Oxford scientist wins national image competition | University of Oxford
Go with the flow, by Dr Victoria Stoll
Go with the flow, by Dr Victoria Stoll

Oxford scientist wins national image competition

A beating heart frozen in time in an image by an Oxford University researcher has won a competition run by charity the British Heart Foundation (BHF).

BHF today announced the winners of its annual 'Reflections of Research' image competition – reflecting the charity's ground-breaking research into heart and circulatory diseases.

Science relies increasingly on ever more sophisticated imaging techniques to help us to see the cellular and molecular processes that conspire to create disease.

Professor Peter Weissberg, Medical Director at the BHF

There are an estimated 7 million people living with heart and circulatory disease in the UK. It kills around 155,000 people each year in the UK; that’s more than a quarter of all deaths. The BHF currently funds £70 million of research into heart and circulatory diseases at the University of Oxford. That funding is made possible by the generosity of people across the UK.

The winning image, title Go with the flow, was by Dr Victoria Stoll, a BHF-funded researcher at the University of Oxford.

It captures the blood flowing within an adult heart frozen in time. Blood flows within the main pumping chambers – the ventricles – of the heart and the vessels leaving the heart. The blue flow is blood that lacks oxygen and is travelling to the lungs. The red flow is blood that has been through the lungs and received oxygen and is now ready to be pumped around the body.

Go with the flow, by Dr Victoria Stoll

Dr Stoll is using this type of imaging to look at the blood flow in four dimensions within the hearts of people with heart failure, whose hearts are not pumping effectively. She has already found that in people with severe heart failure the blood flows around the heart in a more disordered and disrupted pattern.

One of the judges of this year’s competition, award-winning wildlife photographer Andrew Rouse said: 'The winning image is simply beautiful. It’s both amazingly abstract and instantly recognisable. My 11 month old daughter is fascinated by it, and she is perhaps the best judge of all showing that this image is simple yet also very striking, which is what a good photograph should be.'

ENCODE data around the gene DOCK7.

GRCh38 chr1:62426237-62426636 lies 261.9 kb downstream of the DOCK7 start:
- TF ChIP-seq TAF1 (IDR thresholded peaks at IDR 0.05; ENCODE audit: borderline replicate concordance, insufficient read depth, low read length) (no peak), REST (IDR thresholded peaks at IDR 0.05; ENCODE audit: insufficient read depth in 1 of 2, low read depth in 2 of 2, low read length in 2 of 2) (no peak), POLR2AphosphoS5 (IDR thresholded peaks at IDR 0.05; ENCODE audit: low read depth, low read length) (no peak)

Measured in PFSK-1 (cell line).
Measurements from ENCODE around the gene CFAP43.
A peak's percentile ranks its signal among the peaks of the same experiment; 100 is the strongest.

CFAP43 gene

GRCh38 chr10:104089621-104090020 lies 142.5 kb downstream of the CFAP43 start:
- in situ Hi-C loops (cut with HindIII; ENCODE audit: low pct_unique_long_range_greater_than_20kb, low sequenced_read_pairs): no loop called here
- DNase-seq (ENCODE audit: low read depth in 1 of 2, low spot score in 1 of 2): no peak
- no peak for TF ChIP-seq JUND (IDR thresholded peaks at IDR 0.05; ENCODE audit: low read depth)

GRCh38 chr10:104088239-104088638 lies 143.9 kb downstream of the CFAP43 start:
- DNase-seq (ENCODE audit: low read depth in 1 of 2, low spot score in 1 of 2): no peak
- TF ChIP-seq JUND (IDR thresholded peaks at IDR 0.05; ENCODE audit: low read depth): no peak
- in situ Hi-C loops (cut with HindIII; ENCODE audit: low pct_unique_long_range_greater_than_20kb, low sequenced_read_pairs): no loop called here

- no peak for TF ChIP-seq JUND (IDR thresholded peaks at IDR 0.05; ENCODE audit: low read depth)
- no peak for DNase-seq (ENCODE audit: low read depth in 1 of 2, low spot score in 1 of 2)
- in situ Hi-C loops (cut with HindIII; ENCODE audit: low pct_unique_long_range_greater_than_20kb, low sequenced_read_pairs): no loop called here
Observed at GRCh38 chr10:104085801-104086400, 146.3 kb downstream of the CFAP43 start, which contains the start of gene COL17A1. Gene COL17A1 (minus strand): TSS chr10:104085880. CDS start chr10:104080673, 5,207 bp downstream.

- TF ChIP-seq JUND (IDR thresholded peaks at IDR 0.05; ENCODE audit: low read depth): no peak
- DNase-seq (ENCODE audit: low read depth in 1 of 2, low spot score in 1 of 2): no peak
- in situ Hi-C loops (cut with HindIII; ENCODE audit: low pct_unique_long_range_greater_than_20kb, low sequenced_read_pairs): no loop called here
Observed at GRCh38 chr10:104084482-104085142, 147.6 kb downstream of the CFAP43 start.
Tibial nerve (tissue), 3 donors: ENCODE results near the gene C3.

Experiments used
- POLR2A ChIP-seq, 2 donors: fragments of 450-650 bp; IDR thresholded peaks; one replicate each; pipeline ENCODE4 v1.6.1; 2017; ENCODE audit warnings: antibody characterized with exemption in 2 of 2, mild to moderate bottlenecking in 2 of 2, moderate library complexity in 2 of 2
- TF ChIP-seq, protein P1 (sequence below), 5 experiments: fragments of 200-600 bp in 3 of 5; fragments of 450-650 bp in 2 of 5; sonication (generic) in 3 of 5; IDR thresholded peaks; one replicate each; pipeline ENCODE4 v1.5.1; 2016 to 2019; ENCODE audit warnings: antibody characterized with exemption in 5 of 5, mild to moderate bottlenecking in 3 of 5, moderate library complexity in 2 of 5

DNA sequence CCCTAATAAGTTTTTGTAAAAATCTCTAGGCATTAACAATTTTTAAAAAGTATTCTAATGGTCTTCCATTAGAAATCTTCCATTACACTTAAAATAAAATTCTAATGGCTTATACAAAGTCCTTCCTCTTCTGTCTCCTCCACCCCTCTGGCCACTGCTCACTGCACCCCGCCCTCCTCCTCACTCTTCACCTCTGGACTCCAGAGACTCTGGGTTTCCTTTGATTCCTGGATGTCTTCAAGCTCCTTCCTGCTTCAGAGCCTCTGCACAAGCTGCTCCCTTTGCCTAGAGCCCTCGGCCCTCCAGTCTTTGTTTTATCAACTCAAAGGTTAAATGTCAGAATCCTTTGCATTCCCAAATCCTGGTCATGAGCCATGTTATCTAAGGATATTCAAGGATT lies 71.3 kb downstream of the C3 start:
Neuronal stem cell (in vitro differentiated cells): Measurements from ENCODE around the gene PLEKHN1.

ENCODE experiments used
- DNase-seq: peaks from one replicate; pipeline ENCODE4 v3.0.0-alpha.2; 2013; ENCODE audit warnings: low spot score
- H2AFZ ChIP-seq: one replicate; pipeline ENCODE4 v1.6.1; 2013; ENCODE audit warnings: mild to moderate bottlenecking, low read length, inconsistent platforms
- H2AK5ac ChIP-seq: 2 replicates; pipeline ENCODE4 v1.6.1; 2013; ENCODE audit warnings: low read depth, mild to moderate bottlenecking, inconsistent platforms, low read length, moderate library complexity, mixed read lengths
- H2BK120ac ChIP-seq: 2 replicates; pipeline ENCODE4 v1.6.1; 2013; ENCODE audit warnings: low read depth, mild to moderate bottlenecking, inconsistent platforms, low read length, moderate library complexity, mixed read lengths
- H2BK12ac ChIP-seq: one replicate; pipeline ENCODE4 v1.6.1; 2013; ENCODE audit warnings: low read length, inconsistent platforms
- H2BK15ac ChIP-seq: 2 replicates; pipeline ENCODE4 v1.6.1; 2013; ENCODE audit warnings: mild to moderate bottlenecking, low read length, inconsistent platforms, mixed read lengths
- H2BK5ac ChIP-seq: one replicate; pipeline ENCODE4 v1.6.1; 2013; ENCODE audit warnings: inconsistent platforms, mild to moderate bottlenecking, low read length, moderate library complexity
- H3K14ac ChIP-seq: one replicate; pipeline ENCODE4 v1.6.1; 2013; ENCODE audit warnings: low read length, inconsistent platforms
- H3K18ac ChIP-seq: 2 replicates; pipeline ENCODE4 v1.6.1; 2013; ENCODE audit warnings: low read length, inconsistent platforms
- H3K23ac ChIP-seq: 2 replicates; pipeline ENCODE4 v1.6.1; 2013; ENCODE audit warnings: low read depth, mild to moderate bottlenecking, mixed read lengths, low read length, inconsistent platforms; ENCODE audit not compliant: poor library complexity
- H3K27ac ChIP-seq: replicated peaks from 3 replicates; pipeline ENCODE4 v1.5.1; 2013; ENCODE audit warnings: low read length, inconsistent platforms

Shortlisted image by Dr Antonio Miranda

A second image, by Dr Antonio Miranda in the Department of Physiology, Anatomy and Genetics, was shortlisted. 

It shows a whole embryonic mouse heart at 13 days after fertilisation. The filaments of the heart muscle are shown in orange and the cells that line the interior of the heart and the blood vessels are in cyan. Antonio is studying the development of embryonic mouse hearts in order to understand how congenital heart defects occur. The image was taken using a light sheet microscope, which allows Antonio to take 3D images of the heart from different angles.

Embryonic mouse heart at 13 days after fertilization

Professor Peter Weissberg, Medical Director at the BHF and one of this year's judges, said: 'Science relies increasingly on ever more sophisticated imaging techniques to help us to see the cellular and molecular processes that conspire to create disease.

'Each of these images contains a wealth of information that scientists can use in their fight against cardiovascular disease. So whilst this competition is all about stunning imagery, it’s actually the story that the image tells that matters.'

Find out more about Reflections of Research and explore the images at bhf.org.uk/reflections